Be aware that if you don’t explicitly list the columns in the SELECT, the ordering field value will be the probe value, not the build value. For a natural join, this is not an issue because all the conditions are equalities, but for AsOf, one side has to be chosen. Since AsOf can be viewed as a lookup function, it is more natural to return the “function arguments” than the function internals.

Under the Hood

What an AsOf Join is really doing is allowing you to treat an event table as a state table for join operations. By knowing the semantics of the join, it can avoid creating a full state table and be more efficient than a general inequality join.

Let’s start by looking at how the windowing version works. Remember that we used this query to convert the event table to a state table:

WITH state AS (
  SELECT ticker, price, "when",
    LEAD("when", 1, 'infinity') OVER (PARTITION BY ticker ORDER BY "when") AS end
  FROM prices
)

The state table CTE is created by hash partitioning the table on ticker, sorting on when and then computing another column that is just when shifted down by one. The join is then implemented with a hash join on ticker and two comparisons on when.

If there was no ticker column (e.g. the prices were for a single item) then the join would be implemented using our inequality join operator, which would materialise and sort both sides because it doesn’t know that the ranges are disjoint.

The AsOf operator uses all three operator pipeline APIs to consolidate and collect rows. During the sink phase, AsOf hash partitions and sorts the right hand side to make a temporary state table. (In fact it uses the same code as Window, but without unnecessarily materialising the end column.) During the operator phase, it filters out (or returns) rows that cannot match because of NULL values in the predicate expressions, and then hash partitions and sorts the remaining rows into a cache. Finally, during the source phase, it matches hash partitions and then merge joins the sorted values within each hash partition.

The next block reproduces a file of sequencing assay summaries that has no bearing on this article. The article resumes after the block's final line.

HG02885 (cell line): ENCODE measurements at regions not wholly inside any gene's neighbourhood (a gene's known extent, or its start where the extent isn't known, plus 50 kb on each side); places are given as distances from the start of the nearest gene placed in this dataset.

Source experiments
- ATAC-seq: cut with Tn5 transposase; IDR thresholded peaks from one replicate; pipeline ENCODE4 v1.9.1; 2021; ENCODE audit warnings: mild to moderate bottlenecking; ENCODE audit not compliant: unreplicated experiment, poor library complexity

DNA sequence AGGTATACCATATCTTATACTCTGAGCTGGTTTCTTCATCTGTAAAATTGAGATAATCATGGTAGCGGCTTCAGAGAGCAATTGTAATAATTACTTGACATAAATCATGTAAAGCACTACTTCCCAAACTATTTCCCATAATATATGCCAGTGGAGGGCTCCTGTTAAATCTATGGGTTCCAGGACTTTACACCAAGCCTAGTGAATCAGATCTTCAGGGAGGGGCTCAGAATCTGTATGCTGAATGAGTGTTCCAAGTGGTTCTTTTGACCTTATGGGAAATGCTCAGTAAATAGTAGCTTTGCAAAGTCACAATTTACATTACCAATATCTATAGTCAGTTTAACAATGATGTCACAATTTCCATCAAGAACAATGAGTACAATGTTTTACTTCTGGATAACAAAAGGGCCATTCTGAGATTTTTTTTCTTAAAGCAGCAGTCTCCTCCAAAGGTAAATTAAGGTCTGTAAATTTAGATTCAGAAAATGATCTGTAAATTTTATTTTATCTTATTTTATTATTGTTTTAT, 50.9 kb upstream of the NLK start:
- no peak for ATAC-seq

Benchmarks

Because AsOf joins can be implemented in various ways using standard SQL queries, benchmarking is really about comparing the various alternatives.

One alternative is a debugging PRAGMA for AsOf called debug_asof_iejoin, which implements the join using Window and IEJoin. This allows us to easily toggle between the implementations and compare runtimes.

Other alternatives combine equi-joins and window functions. The equi-join is used to implement the equality matching conditions, and the window is used to select the closest inequality. We will now look at two different windowing techniques and compare their performance. If you wish to skip this section, the bottom line is that while they are sometimes a bit faster, the AsOf join has the most consistent behaviour of all the algorithms.

Window as State Table

The first benchmark compares a hash join with a state table. It probes a 5M row table of values built from 100K timestamps and 50 partitioning keys using a self-join where only 50% of the keys are present and the timestamps have been shifted to be halfway between the originals:

CREATE OR REPLACE TABLE build AS (
  SELECT k, '2001-01-01 00:00:00'::TIMESTAMP + INTERVAL (v) MINUTE AS t, v
  FROM range(0,100000) vals(v), range(0,50) keys(k)
);

CREATE OR REPLACE TABLE probe AS (
  SELECT k * 2 AS k, t - INTERVAL (30) SECOND AS t
  FROM build
);

The build table looks like this:

k t v
0 2001-01-01 00:00:00 0
0 2001-01-01 00:01:00 1
0 2001-01-01 00:02:00 2
0 2001-01-01 00:03:00 3

and the probe table looks like this (with only even values for k):